How to convince your employer to pay for your short course

What do you do when you’ve identified a short course that will expand your personal and professional skills, but you don’t have the money to fund it? If you’re working at a company, then this is how you can convince your employer to pay for your studies.

1. Show how the short course will benefit the company

Even if you’re eyeing a short course for your own personal development, you can show your employer how the new skills you learn will benefit the company. They may be technical skills that will help you do your job more effectively, or additional skills that will make you a more valuable and adaptable employee.

Most employers recognise that continuing education – resulting in updated or flexible skills – is vital to ensuring competitiveness in today’s fast-paced world of work.

Technical skills aren’t the only ones that can be seen as valuable. The increasing importance of soft skills in the workplace means that short courses focusing on subjects like teamwork, creativity, communication and working under pressure can also be of great value to both you and the company you work for.

2. Make a strong case for yourself

In order to convince your employer to fund your studies, you need to do your research thoroughly and put together a presentation that strongly supports your case.

Start by picking a reputable college you want to study through, and select a course that you believe will benefit yourself and the company.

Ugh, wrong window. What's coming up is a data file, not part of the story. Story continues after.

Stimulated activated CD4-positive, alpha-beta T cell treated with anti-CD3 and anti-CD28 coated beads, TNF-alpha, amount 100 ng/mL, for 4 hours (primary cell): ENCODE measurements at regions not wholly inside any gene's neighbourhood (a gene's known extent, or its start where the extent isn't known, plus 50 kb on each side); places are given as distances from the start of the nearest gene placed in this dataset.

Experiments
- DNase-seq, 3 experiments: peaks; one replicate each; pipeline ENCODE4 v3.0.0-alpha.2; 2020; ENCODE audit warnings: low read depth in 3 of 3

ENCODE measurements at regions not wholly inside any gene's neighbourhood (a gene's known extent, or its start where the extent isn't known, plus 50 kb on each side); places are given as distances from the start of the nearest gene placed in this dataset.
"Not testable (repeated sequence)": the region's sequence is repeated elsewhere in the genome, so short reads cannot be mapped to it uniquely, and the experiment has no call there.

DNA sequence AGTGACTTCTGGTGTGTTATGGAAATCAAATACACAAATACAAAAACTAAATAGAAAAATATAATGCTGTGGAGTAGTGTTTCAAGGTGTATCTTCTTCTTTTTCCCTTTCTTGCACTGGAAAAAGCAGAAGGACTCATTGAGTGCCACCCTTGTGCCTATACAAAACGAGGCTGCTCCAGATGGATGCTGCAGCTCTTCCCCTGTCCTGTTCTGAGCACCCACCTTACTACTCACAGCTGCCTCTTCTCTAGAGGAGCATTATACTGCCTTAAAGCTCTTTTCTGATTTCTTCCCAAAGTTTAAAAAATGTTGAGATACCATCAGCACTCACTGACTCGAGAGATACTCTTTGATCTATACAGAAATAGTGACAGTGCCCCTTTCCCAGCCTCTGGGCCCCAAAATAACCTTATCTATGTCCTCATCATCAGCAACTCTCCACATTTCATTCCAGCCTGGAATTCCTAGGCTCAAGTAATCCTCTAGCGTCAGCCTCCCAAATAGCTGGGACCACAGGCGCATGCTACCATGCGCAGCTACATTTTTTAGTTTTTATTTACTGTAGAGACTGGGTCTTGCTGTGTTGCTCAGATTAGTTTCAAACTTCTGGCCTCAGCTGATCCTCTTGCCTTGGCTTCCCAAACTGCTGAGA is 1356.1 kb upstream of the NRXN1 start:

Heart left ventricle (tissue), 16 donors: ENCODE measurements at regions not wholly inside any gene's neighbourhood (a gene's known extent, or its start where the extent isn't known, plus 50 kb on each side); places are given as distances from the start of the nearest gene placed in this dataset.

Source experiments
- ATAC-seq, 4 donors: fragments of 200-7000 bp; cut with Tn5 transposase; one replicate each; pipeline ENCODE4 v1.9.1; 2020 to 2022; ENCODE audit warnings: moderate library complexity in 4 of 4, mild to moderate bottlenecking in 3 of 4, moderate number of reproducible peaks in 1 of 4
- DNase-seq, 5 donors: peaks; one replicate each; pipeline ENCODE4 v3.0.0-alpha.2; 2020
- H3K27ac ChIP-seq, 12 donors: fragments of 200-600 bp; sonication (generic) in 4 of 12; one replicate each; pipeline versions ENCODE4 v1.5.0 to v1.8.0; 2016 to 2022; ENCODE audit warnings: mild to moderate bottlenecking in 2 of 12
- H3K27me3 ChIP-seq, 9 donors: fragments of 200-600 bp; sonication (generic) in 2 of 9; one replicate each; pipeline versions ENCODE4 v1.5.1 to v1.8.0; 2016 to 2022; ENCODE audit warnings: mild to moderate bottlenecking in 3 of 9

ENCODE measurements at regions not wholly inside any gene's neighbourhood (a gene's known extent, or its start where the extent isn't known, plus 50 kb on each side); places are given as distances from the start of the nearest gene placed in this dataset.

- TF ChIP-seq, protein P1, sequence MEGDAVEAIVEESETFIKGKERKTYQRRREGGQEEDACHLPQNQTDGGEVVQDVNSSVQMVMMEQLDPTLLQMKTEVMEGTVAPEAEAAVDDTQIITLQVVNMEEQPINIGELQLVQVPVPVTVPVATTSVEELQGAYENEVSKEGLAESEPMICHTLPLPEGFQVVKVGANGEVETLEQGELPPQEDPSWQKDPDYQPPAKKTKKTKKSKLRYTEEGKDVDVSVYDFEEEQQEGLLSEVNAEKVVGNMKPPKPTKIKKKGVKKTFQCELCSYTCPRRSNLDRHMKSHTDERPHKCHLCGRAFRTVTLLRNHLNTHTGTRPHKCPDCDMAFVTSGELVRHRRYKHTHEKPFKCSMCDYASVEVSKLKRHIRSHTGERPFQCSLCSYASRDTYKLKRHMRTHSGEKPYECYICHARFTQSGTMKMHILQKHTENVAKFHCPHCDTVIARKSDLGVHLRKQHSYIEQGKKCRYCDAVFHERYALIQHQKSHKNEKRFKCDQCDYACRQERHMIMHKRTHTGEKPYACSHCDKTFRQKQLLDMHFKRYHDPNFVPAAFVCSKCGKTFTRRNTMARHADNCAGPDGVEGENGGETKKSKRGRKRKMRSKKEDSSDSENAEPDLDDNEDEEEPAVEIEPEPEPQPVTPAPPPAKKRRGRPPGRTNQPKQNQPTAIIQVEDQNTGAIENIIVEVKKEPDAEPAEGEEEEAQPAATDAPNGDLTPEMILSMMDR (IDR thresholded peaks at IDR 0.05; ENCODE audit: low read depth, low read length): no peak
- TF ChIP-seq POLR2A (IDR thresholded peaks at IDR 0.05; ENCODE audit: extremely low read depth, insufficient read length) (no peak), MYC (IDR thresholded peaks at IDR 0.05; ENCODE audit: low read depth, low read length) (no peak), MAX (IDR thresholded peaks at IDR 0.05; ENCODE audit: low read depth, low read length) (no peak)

Write up a list of the ways that the course will benefit the company. These could include:

  • Your productivity will increase to the benefit of the company’s profits.
  • You will be adding new skills and capabilities, which will keep the company competitive.
  • You will have a broader skill set, enabling you to take on new assignments.
  • You will be able to take on a leadership role and teach other employees your new skills.
  • Refer to studies such as this one, which support the idea that employer-funded education can be a profitable exercise for companies.
  • Think about the concerns your employer may have, such as:
  • Time spent away from work. (You can assure your boss that you will take online or night classes during your free time).
  • Expense to the company. (You could point out that by learning new skills, you prevent the need to hire extra staff at a greater expense than the course you want to study).
  • When you approach your employer to present your case, make sure that you give all the detail you can about how the company will benefit. Remember to pay attention to non-verbal communication, such as your facial expressions, your body language, your tone and pitch of voice, and eye contact.

Why should you study short courses?

Besides looking great on your CV, short courses are a perfect way to keep your skills relevant in a world where skill sets are becoming obsolete faster than ever before. Short courses (especially distance learning and online courses where you don’t have to attend classes) can easily be completed part-time, allowing you to balance your work life with your studies.

Whether directly linked to your career, or associated with improving your interpersonal skills, short courses have huge potential to assist with your continuing development and to boost your value as a productive employee.

Contact Oxbridge Academy to explore your short course options:
Contact Numbers:
Tel: 021 1100 200
Tel:+2721 883 2454 (international)